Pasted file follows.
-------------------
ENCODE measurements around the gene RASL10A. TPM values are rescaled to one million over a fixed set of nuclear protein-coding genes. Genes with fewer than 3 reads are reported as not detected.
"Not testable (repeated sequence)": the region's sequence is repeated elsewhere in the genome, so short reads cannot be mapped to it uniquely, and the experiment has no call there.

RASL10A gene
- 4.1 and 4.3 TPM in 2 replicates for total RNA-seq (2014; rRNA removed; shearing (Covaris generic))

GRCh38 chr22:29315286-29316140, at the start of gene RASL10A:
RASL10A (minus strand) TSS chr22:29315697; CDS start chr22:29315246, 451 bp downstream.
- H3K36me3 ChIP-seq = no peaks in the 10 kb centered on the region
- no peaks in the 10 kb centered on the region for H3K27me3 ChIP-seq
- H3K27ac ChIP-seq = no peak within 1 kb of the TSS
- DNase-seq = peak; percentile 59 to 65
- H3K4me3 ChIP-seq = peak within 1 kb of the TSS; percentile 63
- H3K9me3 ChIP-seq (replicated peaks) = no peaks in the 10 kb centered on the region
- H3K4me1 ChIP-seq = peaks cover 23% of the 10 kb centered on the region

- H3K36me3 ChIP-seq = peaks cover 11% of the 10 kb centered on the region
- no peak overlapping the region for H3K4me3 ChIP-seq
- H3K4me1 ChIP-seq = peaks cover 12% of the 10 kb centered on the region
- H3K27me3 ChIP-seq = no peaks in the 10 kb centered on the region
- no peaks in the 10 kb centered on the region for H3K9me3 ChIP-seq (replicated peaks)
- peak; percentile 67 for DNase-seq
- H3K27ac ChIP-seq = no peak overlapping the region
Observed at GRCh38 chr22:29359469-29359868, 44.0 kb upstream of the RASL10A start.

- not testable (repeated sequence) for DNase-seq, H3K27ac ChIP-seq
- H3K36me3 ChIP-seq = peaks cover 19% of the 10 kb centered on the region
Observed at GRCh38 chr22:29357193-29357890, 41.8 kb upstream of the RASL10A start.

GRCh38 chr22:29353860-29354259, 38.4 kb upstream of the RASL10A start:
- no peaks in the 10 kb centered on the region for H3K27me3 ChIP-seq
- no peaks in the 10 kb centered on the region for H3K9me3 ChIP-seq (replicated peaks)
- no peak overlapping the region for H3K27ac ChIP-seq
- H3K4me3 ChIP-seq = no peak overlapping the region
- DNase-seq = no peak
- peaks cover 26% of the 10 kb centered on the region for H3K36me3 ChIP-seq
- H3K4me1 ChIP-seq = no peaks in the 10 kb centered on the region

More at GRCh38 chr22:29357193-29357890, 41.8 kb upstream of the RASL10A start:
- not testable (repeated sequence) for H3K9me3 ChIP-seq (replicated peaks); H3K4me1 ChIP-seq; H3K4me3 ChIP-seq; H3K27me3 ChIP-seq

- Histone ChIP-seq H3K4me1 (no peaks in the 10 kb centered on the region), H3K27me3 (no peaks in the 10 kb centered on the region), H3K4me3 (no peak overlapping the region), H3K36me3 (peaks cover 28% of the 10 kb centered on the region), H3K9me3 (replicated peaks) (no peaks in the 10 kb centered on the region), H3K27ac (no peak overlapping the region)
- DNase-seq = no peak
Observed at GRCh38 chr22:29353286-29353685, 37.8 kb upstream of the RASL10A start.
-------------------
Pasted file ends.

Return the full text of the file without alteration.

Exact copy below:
ENCODE measurements around the gene RASL10A. TPM values are rescaled to one million over a fixed set of nuclear protein-coding genes. Genes with fewer than 3 reads are reported as not detected.
"Not testable (repeated sequence)": the region's sequence is repeated elsewhere in the genome, so short reads cannot be mapped to it uniquely, and the experiment has no call there.

RASL10A gene
- 4.1 and 4.3 TPM in 2 replicates for total RNA-seq (2014; rRNA removed; shearing (Covaris generic))

GRCh38 chr22:29315286-29316140, at the start of gene RASL10A:
RASL10A (minus strand) TSS chr22:29315697; CDS start chr22:29315246, 451 bp downstream.
- H3K36me3 ChIP-seq = no peaks in the 10 kb centered on the region
- no peaks in the 10 kb centered on the region for H3K27me3 ChIP-seq
- H3K27ac ChIP-seq = no peak within 1 kb of the TSS
- DNase-seq = peak; percentile 59 to 65
- H3K4me3 ChIP-seq = peak within 1 kb of the TSS; percentile 63
- H3K9me3 ChIP-seq (replicated peaks) = no peaks in the 10 kb centered on the region
- H3K4me1 ChIP-seq = peaks cover 23% of the 10 kb centered on the region

- H3K36me3 ChIP-seq = peaks cover 11% of the 10 kb centered on the region
- no peak overlapping the region for H3K4me3 ChIP-seq
- H3K4me1 ChIP-seq = peaks cover 12% of the 10 kb centered on the region
- H3K27me3 ChIP-seq = no peaks in the 10 kb centered on the region
- no peaks in the 10 kb centered on the region for H3K9me3 ChIP-seq (replicated peaks)
- peak; percentile 67 for DNase-seq
- H3K27ac ChIP-seq = no peak overlapping the region
Observed at GRCh38 chr22:29359469-29359868, 44.0 kb upstream of the RASL10A start.

- not testable (repeated sequence) for DNase-seq, H3K27ac ChIP-seq
- H3K36me3 ChIP-seq = peaks cover 19% of the 10 kb centered on the region
Observed at GRCh38 chr22:29357193-29357890, 41.8 kb upstream of the RASL10A start.

GRCh38 chr22:29353860-29354259, 38.4 kb upstream of the RASL10A start:
- no peaks in the 10 kb centered on the region for H3K27me3 ChIP-seq
- no peaks in the 10 kb centered on the region for H3K9me3 ChIP-seq (replicated peaks)
- no peak overlapping the region for H3K27ac ChIP-seq
- H3K4me3 ChIP-seq = no peak overlapping the region
- DNase-seq = no peak
- peaks cover 26% of the 10 kb centered on the region for H3K36me3 ChIP-seq
- H3K4me1 ChIP-seq = no peaks in the 10 kb centered on the region

More at GRCh38 chr22:29357193-29357890, 41.8 kb upstream of the RASL10A start:
- not testable (repeated sequence) for H3K9me3 ChIP-seq (replicated peaks); H3K4me1 ChIP-seq; H3K4me3 ChIP-seq; H3K27me3 ChIP-seq

- Histone ChIP-seq H3K4me1 (no peaks in the 10 kb centered on the region), H3K27me3 (no peaks in the 10 kb centered on the region), H3K4me3 (no peak overlapping the region), H3K36me3 (peaks cover 28% of the 10 kb centered on the region), H3K9me3 (replicated peaks) (no peaks in the 10 kb centered on the region), H3K27ac (no peak overlapping the region)
- DNase-seq = no peak
Observed at GRCh38 chr22:29353286-29353685, 37.8 kb upstream of the RASL10A start.